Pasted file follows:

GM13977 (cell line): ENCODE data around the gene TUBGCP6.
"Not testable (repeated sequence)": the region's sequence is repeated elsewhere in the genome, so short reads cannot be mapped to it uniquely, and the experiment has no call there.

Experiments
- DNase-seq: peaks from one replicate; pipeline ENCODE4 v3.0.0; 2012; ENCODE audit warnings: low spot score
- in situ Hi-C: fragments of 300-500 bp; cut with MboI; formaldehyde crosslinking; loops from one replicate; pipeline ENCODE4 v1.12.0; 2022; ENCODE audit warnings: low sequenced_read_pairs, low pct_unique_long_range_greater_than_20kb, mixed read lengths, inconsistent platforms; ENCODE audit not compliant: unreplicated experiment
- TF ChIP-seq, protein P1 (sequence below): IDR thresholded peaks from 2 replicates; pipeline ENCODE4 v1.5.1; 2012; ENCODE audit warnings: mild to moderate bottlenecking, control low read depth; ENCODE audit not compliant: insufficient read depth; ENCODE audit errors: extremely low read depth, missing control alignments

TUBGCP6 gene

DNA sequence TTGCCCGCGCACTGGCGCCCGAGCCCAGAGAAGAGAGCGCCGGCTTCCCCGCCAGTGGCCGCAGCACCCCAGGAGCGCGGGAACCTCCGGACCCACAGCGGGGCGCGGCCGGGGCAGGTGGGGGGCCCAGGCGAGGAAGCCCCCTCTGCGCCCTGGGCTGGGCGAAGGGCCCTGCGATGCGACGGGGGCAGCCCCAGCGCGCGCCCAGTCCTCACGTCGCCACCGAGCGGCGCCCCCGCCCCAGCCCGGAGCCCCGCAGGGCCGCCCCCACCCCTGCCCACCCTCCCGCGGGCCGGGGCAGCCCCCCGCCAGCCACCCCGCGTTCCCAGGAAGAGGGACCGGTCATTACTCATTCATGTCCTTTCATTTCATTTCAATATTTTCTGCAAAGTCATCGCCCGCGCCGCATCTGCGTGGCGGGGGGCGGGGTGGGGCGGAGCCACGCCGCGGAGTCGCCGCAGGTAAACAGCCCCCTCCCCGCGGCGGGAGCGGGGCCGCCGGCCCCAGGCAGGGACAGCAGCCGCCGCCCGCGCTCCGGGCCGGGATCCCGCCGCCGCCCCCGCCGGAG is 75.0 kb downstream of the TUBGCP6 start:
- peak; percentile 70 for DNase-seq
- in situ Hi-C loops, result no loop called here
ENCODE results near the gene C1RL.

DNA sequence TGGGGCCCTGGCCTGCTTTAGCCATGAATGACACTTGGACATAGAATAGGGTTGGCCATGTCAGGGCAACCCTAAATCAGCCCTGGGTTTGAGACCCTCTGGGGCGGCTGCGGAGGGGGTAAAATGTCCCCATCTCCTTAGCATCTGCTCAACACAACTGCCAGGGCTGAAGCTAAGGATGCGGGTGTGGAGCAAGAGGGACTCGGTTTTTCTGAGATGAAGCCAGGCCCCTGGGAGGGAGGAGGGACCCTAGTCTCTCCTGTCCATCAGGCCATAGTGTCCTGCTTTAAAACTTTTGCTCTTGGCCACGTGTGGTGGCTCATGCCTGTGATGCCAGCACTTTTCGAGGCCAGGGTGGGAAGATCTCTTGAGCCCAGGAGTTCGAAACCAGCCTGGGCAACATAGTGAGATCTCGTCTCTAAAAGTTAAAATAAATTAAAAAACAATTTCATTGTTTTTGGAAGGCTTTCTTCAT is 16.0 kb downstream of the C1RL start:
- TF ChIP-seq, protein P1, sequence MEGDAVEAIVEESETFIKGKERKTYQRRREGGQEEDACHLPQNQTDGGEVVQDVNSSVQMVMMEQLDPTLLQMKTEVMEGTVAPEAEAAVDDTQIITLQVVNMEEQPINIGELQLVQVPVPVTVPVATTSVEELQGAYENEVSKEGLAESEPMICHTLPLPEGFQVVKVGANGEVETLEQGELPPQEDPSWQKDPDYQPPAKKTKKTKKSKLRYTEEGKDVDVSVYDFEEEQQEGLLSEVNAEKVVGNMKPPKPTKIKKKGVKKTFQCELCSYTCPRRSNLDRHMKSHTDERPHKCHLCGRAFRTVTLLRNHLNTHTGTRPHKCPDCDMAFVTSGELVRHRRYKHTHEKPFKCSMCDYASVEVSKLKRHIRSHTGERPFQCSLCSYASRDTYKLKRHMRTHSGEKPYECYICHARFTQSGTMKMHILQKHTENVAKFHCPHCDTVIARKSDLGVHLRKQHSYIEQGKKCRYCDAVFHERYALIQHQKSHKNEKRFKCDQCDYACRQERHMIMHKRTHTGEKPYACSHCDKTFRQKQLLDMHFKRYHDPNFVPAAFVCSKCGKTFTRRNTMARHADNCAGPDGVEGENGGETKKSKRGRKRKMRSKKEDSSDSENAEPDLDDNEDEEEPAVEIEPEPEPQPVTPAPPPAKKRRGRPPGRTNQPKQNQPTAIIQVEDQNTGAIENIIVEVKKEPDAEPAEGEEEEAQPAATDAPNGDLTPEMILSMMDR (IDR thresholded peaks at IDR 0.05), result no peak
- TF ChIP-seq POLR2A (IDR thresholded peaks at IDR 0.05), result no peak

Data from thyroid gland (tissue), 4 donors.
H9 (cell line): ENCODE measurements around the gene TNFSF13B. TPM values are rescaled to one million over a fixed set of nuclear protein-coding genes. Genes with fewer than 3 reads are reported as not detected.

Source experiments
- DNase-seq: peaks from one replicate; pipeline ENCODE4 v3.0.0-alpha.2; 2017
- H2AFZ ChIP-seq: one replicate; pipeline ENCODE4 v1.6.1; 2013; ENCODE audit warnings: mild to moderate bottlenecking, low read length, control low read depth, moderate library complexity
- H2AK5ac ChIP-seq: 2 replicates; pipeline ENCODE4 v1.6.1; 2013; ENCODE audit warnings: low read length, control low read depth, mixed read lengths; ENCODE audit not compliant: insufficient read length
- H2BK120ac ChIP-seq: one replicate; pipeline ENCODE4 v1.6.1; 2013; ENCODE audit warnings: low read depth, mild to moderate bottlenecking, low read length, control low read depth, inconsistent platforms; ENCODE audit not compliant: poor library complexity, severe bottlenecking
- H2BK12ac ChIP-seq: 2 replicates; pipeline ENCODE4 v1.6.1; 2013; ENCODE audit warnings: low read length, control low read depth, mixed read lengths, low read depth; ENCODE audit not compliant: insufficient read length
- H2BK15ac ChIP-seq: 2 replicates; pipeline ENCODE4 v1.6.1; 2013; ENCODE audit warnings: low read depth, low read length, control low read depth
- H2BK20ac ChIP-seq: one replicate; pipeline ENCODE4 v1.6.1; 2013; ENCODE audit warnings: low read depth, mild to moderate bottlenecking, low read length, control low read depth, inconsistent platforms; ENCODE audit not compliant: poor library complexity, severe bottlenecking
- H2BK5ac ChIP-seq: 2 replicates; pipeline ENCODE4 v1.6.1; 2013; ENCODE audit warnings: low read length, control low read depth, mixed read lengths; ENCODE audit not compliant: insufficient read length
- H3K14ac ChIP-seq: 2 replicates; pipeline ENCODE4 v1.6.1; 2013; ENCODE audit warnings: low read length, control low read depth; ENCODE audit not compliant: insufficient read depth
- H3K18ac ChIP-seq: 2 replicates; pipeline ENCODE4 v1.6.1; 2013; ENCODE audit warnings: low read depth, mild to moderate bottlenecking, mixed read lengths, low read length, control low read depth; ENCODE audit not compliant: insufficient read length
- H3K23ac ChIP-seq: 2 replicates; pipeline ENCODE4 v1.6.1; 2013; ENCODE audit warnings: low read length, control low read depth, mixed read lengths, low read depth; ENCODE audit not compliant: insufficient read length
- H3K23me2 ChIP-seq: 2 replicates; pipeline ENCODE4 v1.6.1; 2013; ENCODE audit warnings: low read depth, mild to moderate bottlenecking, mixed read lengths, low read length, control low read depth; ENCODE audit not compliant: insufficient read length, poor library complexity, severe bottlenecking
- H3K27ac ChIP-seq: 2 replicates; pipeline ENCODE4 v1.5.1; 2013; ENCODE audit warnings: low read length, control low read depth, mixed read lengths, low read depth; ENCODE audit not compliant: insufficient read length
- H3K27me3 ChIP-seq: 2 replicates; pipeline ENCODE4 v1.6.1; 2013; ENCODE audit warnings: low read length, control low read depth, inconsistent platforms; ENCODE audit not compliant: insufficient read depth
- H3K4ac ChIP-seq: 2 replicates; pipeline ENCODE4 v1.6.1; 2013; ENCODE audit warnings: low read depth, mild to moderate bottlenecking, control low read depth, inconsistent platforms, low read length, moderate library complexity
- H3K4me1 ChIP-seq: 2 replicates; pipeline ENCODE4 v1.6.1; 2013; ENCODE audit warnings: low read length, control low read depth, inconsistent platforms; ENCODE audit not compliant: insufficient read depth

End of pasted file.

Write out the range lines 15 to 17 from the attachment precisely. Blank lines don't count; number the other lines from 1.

Data from thyroid gland (tissue), 4 donors.
H9 (cell line): ENCODE measurements around the gene TNFSF13B. TPM values are rescaled to one million over a fixed set of nuclear protein-coding genes. Genes with fewer than 3 reads are reported as not detected.

Source experiments